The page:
You’ve been working hard at school for the past several months and now the time has come for you to put those theories you’ve read about to the test. You’ve landed your first internship! Although you pay attention in class and have worked summer jobs before, you may be questioning your abilities.
Even with the advent of streaming media for handheld devices, podcasts, Artificial Intelligence, and subscription services, television remains a key content driver. As a former network news producer with eight years’ experience in this rough-and-tumble fast-moving business, let me take you inside a working newsroom and show you how it all comes together, and how an established PR professional can help raise your profile and save your hide when things unexpectedly fall apart.
I was honored to be named a 2018 PRNews’ Rising Star for the 30 & under awards at the National Press Club in Washington, D.C., for my successes with Pace PR. Of course, it was tremendously flattering to be nominated by my company, and see the level of investment put forth on behalf of submitting my hard work with campaigns, but this was also a nerve wracking moment for me.
As Democrats raise the stakes to impeach President Trump, constitutional attorneys are in a prime position to get booked on national TV. Now’s the time to dust off your CV because networks aren’t just reporting today’s news, they’re simultaneously preparing their future coverage. A story this size and magnitude means they’re looking to widen their circle of experts. They want new dynamic voices and opinions. If this sounds exciting, but daunting, here’s my advice as an industry insider to navigate the competitive landscape and get that seat at the table:
In a meeting this week, my colleagues and I had a conversation with our client about the changing media landscape. The discussion arose as we spoke with one of their team members in London about the Brexit media saturation the UK is undergoing and how it’s quite similar to the way news has been covering President Trump since the 2016 election.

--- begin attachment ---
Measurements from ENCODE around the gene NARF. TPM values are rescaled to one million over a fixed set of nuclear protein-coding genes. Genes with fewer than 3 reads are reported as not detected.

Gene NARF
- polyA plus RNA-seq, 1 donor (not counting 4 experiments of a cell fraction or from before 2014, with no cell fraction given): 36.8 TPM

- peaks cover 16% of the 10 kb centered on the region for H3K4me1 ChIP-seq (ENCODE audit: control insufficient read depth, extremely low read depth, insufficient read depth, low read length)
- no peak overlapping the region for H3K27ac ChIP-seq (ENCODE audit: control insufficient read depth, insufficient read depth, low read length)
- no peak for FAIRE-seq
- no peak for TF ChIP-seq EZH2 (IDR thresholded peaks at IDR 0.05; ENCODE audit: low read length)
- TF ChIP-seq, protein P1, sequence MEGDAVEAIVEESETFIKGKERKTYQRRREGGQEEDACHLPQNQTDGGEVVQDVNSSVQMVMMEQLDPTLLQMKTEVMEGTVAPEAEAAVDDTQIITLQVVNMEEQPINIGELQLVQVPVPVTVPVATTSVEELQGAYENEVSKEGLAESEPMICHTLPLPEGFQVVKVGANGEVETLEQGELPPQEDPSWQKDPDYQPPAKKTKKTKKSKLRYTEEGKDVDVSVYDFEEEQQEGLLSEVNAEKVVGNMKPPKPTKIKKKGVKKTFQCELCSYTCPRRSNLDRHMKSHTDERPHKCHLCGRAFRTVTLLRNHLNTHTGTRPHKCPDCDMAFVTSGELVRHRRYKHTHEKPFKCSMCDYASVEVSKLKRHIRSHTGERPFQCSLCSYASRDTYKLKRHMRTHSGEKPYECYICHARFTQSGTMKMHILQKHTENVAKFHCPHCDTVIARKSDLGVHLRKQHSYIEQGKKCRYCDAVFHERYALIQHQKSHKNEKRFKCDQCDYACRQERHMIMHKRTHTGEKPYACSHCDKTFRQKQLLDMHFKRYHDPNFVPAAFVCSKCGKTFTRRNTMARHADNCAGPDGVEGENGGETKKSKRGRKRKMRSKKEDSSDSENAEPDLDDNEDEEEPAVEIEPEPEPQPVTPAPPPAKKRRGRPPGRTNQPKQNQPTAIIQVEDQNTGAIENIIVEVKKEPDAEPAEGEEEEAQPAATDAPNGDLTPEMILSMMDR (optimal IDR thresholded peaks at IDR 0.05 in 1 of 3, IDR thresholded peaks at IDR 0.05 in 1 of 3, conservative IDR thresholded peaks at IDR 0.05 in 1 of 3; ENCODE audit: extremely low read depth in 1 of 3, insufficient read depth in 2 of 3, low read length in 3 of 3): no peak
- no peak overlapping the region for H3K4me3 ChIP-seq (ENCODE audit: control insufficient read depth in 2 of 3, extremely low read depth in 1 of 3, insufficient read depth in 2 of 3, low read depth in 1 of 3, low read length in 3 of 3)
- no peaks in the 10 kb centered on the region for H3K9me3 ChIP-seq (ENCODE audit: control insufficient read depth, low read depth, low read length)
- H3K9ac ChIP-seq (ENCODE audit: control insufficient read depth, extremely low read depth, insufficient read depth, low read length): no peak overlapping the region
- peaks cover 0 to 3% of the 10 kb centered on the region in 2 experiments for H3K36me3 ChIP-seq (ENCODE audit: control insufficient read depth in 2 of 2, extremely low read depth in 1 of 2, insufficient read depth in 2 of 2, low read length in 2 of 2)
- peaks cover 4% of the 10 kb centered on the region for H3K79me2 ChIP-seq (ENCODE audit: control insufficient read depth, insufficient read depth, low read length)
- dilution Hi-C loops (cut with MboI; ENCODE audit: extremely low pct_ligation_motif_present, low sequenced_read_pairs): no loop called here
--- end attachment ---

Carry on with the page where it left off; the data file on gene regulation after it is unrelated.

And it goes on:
I recently had the opportunity to interview potential summer interns and it wasn’t long ago that I was an intern. I read through intern applicants’ writing samples, looked over their resumes and spoke with them about their experience as well as their aspirations.
You always hear professionals that have been in their industry for 20+ years, reflect on their early stage mentors. Whether it be someone in your company, an advisor at your college or an inspirational figure in your life, mentors teach you a lot about navigating what can feel like treacherous waters.
An article appeared in the New York Times in mid-January called “Goodbye New York. Andrew Moss is Leaving the Magazine He Has Edited for 15 Years.” In the exclusive interview, Andrew Moss reflects on why he decided to leave New York Magazine after working there for over a decade.
Last Friday, three members of our PPR team were given the opportunity to attend a writing conference sponsored by PR News in Washington, D.C.. The conference was at the National Press Room, and it lasted all morning. As a public relations professional, writing is a critical skill that ultimately needs to be perfect if you want to progress in the field.
Pace Public Relations (PPR) is a full-service media relations and communications agency based in New York City. At PPR, we strategically customize & tailor each client’s publicity plan to meet their specific PR goals while maximizing their media exposure. Specializing in television, radio, print and web placements, PPR is the direct conduit for clients with press that they want and need to attract.